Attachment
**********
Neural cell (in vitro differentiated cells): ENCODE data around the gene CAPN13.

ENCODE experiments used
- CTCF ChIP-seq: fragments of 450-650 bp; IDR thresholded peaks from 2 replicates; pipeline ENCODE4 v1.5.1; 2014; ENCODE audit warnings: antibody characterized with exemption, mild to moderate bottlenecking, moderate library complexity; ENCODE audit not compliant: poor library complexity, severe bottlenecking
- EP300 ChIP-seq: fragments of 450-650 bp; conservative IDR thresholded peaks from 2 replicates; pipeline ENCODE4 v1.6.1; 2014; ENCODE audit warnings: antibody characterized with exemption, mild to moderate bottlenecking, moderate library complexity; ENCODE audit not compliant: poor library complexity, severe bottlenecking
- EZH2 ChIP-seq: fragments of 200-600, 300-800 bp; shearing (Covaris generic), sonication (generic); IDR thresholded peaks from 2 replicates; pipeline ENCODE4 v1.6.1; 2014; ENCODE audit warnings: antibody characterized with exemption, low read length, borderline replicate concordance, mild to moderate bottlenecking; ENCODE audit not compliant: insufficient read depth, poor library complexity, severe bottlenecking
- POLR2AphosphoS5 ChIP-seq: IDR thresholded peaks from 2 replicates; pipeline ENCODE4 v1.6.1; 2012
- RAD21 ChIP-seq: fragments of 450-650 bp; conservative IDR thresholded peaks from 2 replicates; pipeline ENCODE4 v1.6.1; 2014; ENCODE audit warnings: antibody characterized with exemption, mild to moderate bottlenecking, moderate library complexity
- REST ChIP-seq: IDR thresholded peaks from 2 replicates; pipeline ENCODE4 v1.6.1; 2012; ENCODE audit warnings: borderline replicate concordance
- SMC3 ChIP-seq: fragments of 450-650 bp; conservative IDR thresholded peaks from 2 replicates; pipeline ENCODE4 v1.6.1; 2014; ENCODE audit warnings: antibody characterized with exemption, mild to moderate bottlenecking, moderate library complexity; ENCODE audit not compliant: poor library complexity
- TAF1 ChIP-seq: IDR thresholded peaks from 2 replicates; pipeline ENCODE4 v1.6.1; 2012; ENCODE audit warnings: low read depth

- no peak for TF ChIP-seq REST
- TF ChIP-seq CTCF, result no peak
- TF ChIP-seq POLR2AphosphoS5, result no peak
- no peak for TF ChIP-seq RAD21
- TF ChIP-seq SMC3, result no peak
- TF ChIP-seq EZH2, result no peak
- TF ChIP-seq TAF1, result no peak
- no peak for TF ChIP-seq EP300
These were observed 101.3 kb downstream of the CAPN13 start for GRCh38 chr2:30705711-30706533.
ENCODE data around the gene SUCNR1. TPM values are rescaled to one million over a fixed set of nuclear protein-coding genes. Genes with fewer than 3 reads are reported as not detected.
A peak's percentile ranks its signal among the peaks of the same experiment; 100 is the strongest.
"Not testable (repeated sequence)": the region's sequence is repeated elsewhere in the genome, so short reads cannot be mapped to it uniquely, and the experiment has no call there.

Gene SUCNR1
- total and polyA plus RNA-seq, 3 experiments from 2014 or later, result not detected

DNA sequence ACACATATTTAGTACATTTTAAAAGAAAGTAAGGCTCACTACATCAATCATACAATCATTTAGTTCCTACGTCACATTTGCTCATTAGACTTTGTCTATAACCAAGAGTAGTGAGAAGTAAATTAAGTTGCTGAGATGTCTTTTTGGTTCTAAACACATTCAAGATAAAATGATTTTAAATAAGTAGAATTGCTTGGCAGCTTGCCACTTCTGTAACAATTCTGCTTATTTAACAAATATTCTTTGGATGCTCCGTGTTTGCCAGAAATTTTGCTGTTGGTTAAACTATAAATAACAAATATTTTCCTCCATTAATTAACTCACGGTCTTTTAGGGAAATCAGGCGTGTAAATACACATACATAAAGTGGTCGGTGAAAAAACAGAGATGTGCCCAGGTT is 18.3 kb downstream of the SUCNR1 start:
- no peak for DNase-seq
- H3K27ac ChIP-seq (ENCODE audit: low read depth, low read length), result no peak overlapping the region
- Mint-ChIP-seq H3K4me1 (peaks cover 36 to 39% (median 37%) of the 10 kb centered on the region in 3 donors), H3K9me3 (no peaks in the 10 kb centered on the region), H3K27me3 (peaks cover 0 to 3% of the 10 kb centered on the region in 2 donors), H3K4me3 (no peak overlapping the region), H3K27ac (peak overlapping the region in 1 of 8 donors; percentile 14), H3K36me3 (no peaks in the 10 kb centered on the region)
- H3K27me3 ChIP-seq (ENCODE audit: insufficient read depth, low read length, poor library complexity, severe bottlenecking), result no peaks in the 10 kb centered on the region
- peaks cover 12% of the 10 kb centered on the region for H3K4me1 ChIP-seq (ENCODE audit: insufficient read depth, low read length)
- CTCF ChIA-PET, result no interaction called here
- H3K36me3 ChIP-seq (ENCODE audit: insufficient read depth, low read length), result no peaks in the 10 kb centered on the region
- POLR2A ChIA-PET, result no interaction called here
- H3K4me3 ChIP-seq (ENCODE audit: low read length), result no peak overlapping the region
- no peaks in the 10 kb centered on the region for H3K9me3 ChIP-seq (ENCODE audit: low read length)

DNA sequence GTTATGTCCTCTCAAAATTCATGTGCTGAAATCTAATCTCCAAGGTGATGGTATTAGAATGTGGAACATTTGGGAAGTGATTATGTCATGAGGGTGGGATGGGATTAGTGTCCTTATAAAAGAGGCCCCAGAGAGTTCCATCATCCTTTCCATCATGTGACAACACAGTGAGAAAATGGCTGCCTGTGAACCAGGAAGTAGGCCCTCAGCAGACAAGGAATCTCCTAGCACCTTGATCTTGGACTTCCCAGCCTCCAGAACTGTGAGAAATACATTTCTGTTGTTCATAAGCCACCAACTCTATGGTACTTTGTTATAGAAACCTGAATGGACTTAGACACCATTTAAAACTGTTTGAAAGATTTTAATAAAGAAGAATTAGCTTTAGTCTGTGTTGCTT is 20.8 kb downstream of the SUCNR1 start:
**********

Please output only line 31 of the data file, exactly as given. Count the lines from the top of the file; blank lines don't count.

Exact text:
- CTCF ChIA-PET, result no interaction called here